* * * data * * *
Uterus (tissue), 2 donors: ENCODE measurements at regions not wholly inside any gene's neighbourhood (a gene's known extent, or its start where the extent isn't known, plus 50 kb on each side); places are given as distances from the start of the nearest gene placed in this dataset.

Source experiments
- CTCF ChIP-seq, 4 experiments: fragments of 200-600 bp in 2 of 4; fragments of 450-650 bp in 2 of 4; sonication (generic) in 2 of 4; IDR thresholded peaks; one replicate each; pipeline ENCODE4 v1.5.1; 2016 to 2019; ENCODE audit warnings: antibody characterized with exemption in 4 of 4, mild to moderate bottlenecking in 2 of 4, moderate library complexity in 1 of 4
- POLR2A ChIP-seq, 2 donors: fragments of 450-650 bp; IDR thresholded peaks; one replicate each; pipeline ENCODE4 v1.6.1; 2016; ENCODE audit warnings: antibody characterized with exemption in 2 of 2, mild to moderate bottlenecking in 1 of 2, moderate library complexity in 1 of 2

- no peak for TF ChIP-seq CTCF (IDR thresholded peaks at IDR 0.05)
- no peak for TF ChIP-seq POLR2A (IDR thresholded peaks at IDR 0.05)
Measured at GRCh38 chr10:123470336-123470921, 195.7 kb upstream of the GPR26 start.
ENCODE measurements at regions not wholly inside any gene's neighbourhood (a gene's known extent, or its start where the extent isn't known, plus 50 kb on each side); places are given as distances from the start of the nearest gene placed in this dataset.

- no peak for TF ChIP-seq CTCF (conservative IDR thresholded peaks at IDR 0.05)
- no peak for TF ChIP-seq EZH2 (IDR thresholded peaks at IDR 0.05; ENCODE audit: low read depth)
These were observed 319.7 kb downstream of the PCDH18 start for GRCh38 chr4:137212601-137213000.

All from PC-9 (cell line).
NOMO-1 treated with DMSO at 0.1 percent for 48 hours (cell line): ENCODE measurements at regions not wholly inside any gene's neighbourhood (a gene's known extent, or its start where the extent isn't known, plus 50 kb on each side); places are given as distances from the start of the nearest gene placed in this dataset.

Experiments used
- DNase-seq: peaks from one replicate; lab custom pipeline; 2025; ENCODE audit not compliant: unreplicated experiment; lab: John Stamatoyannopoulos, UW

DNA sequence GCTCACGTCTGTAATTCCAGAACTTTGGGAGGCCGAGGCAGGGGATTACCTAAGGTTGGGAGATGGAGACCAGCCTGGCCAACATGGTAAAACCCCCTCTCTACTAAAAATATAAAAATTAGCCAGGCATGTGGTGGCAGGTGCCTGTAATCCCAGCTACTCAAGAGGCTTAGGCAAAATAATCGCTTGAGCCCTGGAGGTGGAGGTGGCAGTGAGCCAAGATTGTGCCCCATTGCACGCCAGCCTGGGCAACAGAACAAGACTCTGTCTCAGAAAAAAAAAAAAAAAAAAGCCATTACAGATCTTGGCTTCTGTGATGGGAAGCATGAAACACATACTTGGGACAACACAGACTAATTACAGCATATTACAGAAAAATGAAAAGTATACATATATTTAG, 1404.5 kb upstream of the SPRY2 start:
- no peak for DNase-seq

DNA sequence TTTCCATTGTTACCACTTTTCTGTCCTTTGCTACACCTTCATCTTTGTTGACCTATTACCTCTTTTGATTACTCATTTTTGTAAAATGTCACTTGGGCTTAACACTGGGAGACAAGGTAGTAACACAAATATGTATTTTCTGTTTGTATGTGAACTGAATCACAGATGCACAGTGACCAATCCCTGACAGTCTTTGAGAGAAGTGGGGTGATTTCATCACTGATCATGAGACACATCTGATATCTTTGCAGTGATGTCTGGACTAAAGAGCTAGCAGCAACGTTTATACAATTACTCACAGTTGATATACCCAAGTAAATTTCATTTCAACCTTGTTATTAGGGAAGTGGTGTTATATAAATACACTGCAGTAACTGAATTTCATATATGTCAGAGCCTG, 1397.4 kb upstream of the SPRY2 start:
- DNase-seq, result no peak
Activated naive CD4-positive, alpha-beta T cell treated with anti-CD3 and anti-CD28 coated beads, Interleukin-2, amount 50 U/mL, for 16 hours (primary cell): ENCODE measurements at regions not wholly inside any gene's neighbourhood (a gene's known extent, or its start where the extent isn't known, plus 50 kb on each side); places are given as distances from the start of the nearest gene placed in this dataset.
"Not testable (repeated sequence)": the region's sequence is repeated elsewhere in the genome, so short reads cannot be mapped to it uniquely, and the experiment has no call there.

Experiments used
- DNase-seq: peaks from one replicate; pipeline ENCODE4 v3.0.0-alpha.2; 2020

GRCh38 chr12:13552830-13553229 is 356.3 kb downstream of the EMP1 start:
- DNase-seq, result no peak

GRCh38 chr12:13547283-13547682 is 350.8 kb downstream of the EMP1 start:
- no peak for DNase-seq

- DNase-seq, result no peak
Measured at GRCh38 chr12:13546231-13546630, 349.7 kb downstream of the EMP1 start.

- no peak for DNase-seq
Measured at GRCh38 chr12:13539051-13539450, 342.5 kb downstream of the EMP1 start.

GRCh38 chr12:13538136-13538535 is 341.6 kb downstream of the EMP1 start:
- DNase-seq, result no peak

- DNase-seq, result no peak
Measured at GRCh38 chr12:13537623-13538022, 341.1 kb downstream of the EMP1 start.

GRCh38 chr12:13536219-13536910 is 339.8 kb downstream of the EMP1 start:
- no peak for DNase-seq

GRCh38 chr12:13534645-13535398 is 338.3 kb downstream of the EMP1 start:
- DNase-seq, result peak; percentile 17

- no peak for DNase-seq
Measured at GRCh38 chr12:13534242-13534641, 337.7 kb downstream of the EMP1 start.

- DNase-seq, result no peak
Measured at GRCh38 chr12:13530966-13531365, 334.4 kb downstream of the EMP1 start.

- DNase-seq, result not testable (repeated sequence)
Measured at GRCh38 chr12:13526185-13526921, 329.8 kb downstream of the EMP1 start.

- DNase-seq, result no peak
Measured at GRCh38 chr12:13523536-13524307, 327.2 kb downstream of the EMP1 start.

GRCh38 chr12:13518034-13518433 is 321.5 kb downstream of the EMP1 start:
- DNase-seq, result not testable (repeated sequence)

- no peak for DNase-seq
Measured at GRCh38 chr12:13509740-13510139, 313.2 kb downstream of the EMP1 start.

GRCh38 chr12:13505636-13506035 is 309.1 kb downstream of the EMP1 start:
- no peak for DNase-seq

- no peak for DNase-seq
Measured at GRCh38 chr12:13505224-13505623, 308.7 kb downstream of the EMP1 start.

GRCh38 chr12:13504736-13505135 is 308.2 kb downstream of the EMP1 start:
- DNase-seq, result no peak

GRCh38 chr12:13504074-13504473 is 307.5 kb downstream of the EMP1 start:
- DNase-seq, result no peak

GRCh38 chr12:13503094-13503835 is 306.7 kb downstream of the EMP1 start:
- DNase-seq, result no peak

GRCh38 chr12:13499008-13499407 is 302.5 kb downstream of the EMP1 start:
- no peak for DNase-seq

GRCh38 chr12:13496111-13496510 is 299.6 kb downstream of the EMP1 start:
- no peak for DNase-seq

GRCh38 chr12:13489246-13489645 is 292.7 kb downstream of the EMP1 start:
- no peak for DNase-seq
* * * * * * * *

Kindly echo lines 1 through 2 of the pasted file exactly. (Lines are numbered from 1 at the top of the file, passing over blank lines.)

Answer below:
Uterus (tissue), 2 donors: ENCODE measurements at regions not wholly inside any gene's neighbourhood (a gene's known extent, or its start where the extent isn't known, plus 50 kb on each side); places are given as distances from the start of the nearest gene placed in this dataset.

Source experiments